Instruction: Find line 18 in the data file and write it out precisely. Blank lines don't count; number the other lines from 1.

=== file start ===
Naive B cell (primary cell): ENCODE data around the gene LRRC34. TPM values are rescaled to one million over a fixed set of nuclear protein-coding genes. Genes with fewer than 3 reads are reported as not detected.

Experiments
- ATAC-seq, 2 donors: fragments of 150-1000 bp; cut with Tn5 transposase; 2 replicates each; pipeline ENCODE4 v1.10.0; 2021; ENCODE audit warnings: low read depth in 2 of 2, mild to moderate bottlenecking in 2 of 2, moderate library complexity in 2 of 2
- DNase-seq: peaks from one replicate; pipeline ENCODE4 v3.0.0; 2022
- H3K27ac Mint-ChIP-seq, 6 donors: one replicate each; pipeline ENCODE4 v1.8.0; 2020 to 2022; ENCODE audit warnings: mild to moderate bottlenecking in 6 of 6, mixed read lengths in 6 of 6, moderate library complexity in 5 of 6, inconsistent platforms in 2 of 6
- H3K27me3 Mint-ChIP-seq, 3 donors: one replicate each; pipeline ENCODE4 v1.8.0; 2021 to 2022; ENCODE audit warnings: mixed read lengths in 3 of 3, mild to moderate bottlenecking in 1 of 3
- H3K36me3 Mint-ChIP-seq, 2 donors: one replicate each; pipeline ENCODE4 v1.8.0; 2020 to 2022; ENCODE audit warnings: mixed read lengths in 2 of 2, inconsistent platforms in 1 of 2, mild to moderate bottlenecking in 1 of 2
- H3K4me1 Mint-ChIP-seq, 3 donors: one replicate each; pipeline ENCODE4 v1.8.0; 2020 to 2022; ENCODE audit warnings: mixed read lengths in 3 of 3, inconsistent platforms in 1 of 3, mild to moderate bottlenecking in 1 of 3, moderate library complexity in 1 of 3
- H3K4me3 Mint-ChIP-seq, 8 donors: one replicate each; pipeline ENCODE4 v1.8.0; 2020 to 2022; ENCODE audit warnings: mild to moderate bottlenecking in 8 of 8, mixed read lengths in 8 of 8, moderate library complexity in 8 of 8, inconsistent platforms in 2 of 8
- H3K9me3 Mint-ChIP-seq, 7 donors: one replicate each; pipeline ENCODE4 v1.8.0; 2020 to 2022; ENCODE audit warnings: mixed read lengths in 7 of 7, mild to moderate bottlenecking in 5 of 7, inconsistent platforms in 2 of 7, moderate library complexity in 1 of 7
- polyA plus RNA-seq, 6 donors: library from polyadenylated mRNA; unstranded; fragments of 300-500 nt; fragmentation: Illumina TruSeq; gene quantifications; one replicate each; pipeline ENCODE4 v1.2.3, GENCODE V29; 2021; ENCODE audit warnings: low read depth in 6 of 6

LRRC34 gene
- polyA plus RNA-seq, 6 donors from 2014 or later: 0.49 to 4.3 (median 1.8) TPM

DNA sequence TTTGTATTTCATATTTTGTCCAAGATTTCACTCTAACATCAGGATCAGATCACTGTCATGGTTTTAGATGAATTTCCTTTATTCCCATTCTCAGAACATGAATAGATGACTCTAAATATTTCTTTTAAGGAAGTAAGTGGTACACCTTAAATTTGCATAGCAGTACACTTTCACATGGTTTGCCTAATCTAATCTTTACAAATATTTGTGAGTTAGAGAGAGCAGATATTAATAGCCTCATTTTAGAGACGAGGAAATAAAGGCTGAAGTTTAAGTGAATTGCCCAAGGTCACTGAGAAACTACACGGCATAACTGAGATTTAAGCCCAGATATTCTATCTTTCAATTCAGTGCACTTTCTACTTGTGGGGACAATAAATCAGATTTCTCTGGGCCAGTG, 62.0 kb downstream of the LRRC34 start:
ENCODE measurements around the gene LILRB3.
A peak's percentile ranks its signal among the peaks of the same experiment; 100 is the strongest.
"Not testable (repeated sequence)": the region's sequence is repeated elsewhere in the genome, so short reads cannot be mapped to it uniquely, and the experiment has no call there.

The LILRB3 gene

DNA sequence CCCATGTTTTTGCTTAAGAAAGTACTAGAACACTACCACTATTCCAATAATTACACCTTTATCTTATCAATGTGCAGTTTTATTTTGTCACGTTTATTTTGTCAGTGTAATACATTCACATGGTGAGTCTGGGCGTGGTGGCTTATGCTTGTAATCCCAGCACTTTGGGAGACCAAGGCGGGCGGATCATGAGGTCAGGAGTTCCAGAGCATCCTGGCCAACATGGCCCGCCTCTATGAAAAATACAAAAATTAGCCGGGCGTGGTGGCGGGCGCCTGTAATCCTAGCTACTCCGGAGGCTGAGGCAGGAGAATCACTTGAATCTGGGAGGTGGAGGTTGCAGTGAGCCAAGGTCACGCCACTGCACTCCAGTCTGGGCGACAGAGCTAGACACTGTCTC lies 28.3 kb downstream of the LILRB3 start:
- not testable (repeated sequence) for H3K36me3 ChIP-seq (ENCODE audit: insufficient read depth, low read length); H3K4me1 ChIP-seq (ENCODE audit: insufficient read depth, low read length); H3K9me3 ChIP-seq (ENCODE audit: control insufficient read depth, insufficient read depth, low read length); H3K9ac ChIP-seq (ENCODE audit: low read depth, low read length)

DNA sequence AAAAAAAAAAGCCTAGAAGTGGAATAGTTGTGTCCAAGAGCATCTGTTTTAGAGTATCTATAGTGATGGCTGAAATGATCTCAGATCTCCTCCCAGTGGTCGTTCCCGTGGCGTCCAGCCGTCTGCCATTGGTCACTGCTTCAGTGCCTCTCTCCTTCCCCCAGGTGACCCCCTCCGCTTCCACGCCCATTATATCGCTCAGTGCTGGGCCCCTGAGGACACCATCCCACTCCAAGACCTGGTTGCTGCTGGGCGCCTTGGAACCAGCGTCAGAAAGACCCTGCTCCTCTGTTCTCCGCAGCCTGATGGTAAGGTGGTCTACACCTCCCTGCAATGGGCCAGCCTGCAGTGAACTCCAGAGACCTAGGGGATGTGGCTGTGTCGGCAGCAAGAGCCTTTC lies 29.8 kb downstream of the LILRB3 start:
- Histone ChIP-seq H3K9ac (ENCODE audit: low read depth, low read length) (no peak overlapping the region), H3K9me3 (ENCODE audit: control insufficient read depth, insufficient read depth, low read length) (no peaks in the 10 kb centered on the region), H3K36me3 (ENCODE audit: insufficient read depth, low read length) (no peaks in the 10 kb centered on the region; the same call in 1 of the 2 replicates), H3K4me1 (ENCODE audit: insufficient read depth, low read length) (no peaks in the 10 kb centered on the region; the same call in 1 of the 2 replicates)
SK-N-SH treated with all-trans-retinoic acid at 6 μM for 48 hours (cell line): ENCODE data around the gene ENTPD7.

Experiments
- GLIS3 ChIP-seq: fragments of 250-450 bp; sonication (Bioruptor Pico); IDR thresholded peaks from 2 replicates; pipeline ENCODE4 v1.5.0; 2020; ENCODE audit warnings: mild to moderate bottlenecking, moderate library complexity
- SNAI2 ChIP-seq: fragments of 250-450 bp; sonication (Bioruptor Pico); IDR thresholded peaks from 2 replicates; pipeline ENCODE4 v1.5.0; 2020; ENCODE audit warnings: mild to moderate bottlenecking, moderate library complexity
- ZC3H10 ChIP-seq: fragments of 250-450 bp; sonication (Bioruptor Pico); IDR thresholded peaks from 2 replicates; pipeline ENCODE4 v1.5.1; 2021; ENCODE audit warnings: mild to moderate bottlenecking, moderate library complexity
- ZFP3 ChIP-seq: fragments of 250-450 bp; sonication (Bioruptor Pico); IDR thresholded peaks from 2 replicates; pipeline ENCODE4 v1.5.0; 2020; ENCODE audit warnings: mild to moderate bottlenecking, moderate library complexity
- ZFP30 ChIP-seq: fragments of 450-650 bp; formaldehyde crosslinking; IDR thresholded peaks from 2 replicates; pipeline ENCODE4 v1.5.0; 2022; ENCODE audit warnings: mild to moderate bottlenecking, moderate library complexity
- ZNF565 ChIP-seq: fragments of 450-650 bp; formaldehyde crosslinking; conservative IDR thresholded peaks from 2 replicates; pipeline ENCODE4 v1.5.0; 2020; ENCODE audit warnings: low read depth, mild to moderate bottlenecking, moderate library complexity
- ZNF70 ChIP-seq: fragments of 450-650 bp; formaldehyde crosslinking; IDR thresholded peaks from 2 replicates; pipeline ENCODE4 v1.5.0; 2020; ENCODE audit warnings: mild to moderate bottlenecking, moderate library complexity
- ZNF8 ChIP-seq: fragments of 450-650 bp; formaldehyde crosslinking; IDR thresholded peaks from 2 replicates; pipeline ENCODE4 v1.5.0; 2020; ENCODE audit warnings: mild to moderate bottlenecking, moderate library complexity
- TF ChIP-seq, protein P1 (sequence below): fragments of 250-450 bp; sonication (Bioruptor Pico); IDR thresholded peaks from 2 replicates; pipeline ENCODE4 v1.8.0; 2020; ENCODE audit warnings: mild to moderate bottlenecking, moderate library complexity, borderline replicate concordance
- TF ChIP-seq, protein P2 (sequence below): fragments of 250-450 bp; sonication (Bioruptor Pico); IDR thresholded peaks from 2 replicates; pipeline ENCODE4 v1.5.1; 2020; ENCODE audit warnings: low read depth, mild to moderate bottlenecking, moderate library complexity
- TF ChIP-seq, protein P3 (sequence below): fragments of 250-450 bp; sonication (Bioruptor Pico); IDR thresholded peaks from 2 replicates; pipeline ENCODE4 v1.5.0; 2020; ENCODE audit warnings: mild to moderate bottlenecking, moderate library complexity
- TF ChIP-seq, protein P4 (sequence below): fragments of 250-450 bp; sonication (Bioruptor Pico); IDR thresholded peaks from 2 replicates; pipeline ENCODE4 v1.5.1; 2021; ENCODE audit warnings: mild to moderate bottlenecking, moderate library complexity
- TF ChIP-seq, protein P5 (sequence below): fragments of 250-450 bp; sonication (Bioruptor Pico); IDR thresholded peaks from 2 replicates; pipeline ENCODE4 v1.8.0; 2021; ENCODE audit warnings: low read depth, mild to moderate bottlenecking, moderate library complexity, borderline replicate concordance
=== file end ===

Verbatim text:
The LILRB3 gene